Trouble-Shooting Your Breathing Practice
If you're spending your time anything like I'm spending my time right now, you're probably spending a good amount of it on social media. And you may have noticed that people are sharing a lot of posts about breathing; posts that remind us to take a deep breath, posts that help us time our breath, posts that offer different breathing patterns and practices that promote grounding and relaxation.
And that's awesome!
Getting in touch with our breath is a great way to get back in touch with ourselves amidst chaos and uncertainty. There are tons of evidence-based breathing practices out there - from ancient practices, like yoga and internal martial arts, to specific breathing patterns developed more recently - that can help us relax and release the tension we're probably all holding right now.
But it's important to keep in mind that different breathing practices are intended to affect us in different ways, and that our current breathing habits and individual needs related to breath can vary greatly. Not every method of breathwork is equally useful for all of us. And that's ok.
If you want to use breathing techniques to find a bit of peace during this chaotic time, but aren't getting the results you expect, here are some things to consider:
Can you breathe through your nose?
Nasal breathing has a whole host of benefits. When it comes to breathing for relaxation, nasal breathing can help us slow our breath cycle and engage in a diaphragmatic breath. Some breathwork practices specify an oral breath, but if it's not specified, try keeping your breaths nasal.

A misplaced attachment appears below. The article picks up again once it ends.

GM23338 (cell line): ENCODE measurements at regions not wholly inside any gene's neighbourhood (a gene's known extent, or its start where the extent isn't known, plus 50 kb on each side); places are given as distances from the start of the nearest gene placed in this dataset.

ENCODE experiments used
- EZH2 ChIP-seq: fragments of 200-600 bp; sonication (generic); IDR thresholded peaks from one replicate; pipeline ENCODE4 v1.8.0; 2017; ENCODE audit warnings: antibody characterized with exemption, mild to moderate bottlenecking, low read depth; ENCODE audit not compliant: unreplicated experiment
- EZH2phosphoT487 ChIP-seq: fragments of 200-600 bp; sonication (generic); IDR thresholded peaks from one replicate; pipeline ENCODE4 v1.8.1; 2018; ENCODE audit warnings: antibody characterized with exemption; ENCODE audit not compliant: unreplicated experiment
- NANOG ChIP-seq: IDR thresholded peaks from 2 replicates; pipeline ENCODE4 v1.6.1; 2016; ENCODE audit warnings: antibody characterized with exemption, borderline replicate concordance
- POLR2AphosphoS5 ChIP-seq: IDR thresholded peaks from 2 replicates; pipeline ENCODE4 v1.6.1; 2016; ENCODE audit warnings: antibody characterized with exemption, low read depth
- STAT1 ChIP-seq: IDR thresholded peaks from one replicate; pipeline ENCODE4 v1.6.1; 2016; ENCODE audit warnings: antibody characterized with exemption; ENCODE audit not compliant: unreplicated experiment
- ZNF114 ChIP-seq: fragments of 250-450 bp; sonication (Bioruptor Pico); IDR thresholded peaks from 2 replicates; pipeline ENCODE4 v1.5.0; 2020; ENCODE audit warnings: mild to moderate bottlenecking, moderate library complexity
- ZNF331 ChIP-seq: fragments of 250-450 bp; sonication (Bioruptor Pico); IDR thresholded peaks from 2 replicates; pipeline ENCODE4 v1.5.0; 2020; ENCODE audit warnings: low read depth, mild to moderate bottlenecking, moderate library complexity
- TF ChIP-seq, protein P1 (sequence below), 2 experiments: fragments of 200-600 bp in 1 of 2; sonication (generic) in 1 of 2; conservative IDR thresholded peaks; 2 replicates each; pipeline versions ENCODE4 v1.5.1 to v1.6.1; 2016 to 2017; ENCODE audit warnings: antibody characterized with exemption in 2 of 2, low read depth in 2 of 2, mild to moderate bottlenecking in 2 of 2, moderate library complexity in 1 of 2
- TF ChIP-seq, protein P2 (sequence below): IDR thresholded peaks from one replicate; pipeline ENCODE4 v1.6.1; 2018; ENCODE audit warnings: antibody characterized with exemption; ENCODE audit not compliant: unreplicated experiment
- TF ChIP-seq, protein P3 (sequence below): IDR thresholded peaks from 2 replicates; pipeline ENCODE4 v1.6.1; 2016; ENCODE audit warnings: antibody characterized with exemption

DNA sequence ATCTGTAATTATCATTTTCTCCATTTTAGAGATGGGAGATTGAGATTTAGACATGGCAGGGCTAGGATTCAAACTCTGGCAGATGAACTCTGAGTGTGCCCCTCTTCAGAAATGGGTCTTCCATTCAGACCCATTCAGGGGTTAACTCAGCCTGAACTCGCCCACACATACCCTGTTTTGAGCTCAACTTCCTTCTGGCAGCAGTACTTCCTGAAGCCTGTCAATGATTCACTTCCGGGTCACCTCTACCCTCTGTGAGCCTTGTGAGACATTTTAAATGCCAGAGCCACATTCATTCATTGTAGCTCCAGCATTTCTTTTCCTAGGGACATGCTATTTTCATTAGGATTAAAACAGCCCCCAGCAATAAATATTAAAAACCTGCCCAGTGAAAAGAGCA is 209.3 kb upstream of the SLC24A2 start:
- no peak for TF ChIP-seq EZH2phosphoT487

(If you can't breathe through your nose - or if you can, but it's super uncomfortable - that may be a sign of airway obstruction and should be discussed with your doctor.)
Are you breathing out?
Some breathing practices emphasize slow, deep breaths (because they are super important), but don't give much guidance on the exhale. That can leave us with the impression that as long as we're getting the coordination right on the inhale, we're good to go. The inhale, though, is just one part of a breath cycle. Making sure we are slowing and extending our exhale is just as important as getting a slow, deep breath in. When in doubt, let your exhale extend to 1.5-2x longer than your inhale to keep your breath cycle balanced.
Can you let yourself pause?
On a broader scale, breathing practices are all about letting yourself pause from your daily life. On a smaller scale you can also literally pause for a moment between breath cycles. At rest it's normal to pause between the end of an exhale and the next inhale. This can hold true for breathwork as well. While some techniques do include a tolerable feeling of air hunger, breathing patterns should feel comfortable and sustainable enough that you don't need to gasp in a big breath right away at the end of each cycle.
Are you listening to your body?
If the point of your breathing practice is to feel grounded and in touch with yourself, but you're so focused on doing the breathing practice "right" that you're missing out on what your body is telling you, then the exercise isn't serving it's purpose for you in that moment.
Our everyday breathing habits, our physical and mental health, our bodies' needs all influence what we get out of a breathwork practice. If a breathing pattern designed for relaxation feels stressful, if a breathing pattern designed to be energizing feels exhausting, if your instincts are telling you that your breathing practice is doing more harm than good, that particular exercise or practice may not be the right one for you - at least for the time being.